Carbon County Jail Reignites Ghost Story

Posted on November 14, 2013 by

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photo 2Carbon County Jail is a two-story historic jail in Jim Thorpe, Pennsylvania. This jail was built in 1871 and was used until 1995. This jail is now open for tours and ghost tours to guests of this historic town.  It has approximately seventy-two rooms and contains twenty-seven cells, plus a dungeon in the basement.

The warden lived on the top floor. His quarters included a bedroom, family room, and a bathroom. The bathroom was connected right to the women’s jail cells; ergo, there was a guard sitting on the windowsill of the family bathroom at all times to keep an eye on the imprisoned women.

The door connecting was wooden with a screen door on the inside. When the family would be in the bathroom, the guard would open the door and keep a watchful eye on all of the women.  This was to make sure they remained where they were and did not disturb the warden’s family. The second floor contains 27 cells with nothing more than two beds, a toilet, a sink, and a cabinet. Most of the time, two people were living in one cell depending on how crowded it got. At most, they had twelve people in one cell.

During lunch time, they would bend down to a tiny window and tell the person their name and cell number, and then they would receive a meal and one spoon. If the spoon was not returned to the window after lunch, the jail would go on lockdown until it was found or returned to the kitchen.

The dungeon in the basement was for people in solitary confinement. The dungeon included no windows, very little light, and thick stone walls with metal doors.

People visiting the jail are only allowed down in the dungeon for no more than three minutes, and they strictly enforce that rule. Visitors have only the time their tour guide is talking to take pictures.

This jail was eventually home to the Molly Maguires, who were Irish labor workers. This name should be familiar to eleventh grade AP American History students who studied the influx of Irish immigrants during the mid-1800s.  During this time period, people worked in coal mines for their families.  If a man would die on the job, his remains were placed into a box and sent to the wife’s doorstep to show the women their husband was dead. She would have three days to find a replacement, and if she did not find a replacement, she was taken out of her house and thrown on the street.

In the coal mines,  a bunch of men started dying, and a spy was sent in to work with the men for a certain amount of days to see who was committing these murders. When the time was up, the spy had nothing, so he blamed it on twenty men who kept to themselves and did not speak to anyone else but themselves. Seven of the twenty men were sent to Carbon County Jail, where they had trial and were immediately considered guilty.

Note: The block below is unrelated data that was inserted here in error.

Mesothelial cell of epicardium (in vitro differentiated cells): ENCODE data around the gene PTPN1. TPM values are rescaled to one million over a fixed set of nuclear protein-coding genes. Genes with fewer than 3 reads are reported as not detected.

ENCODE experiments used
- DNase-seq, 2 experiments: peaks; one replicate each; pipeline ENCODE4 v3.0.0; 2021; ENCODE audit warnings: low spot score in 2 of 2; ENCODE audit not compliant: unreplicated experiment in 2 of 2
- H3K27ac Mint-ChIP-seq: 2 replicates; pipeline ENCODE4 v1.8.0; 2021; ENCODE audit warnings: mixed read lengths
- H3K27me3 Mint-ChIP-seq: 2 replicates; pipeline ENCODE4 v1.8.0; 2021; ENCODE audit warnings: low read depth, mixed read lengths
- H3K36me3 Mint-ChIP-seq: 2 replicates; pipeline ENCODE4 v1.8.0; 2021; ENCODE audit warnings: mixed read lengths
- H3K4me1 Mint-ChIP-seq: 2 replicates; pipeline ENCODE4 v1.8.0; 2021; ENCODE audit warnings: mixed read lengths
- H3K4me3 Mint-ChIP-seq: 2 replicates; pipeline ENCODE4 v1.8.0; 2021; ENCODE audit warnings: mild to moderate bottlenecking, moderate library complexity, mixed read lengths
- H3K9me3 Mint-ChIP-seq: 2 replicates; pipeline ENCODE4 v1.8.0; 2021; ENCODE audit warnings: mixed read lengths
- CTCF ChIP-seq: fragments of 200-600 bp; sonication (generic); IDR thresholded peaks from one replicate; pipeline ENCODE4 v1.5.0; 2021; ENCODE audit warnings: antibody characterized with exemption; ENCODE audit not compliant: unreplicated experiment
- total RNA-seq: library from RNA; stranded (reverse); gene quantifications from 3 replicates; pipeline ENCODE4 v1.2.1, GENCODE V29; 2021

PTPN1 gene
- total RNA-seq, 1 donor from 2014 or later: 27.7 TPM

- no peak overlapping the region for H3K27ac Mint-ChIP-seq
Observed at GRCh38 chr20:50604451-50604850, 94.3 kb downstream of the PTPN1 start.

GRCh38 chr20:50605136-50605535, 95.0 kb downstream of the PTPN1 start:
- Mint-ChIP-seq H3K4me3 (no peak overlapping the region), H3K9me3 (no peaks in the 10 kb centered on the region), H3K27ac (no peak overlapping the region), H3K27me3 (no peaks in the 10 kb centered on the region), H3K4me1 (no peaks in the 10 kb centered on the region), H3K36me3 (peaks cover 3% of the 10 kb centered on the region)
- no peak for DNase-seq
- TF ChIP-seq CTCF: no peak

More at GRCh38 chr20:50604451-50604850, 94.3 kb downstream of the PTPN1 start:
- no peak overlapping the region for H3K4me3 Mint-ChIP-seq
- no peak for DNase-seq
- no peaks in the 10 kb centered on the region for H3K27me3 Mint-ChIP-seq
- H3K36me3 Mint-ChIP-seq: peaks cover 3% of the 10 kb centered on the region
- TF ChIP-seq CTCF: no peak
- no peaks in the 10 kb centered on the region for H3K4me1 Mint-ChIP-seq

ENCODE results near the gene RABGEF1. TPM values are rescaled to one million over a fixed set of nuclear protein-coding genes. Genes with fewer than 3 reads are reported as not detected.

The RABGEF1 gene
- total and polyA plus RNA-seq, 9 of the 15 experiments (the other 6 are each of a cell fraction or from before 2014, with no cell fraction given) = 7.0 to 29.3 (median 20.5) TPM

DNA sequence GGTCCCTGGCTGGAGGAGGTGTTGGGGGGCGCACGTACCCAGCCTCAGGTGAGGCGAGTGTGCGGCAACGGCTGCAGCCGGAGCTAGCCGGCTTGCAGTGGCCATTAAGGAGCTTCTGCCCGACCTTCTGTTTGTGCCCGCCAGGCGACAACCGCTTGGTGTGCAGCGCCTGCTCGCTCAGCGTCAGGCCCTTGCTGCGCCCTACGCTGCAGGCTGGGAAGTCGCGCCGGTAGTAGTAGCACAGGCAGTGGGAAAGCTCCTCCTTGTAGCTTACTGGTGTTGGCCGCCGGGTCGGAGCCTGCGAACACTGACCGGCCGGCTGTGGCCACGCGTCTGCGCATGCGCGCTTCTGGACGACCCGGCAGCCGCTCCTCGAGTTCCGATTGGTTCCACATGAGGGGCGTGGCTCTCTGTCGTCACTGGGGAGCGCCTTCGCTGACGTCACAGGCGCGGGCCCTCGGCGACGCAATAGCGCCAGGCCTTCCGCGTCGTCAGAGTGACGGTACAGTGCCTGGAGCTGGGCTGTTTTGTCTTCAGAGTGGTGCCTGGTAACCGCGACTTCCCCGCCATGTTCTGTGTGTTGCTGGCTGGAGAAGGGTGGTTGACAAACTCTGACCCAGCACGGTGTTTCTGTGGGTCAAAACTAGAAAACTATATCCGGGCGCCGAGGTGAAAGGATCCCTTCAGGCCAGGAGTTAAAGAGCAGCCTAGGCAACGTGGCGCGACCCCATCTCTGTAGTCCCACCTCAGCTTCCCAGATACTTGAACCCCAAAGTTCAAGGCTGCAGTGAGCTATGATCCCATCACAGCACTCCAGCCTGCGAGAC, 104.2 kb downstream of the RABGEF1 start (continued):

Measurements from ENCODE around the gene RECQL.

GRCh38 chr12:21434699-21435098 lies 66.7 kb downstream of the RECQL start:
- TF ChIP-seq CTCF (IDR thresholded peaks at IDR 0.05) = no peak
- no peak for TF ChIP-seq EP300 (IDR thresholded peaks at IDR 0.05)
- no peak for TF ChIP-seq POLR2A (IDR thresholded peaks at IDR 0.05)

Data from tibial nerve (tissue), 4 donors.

They were hung four at a time. When it was time for the last man to be hung, he tried pleading his innocence one more time to the warden. The warden laughed and told him to get out of his cell.

This man, named Alexander Campbell, stuck his hand in the dirt and placed it on the wall of his cell. He said that his hand print shall remain there to prove his innocence. The warden took him out and hung him.

Later he had someone clean the wall, and the next prisoner moved into that cell. A few days later, the new prisoner complained about the hand print still being there, so they cleaned it again and again. Finally, they removed part of the wall and replaced it, yet the hand print came back.

People of Jim Thorpe thought the warden kept putting the hand print up to keep the legend going. Scientists came to test the hand print to confirm whether it was the warden’s or not, but they could not find any trace of DNA.
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The only thing that was picked up in the test were several layers of paint trying to cover it. What visitors see in cell seventeen is technically nonexistent to the scientific world. In 1995, Tom McBride and his wife bought the jail and decided to open it for tours to keep the stories alive and fresh.  Visitors can see for themselves a piece of American history and keep the spirit of the Molly Maguires alive.

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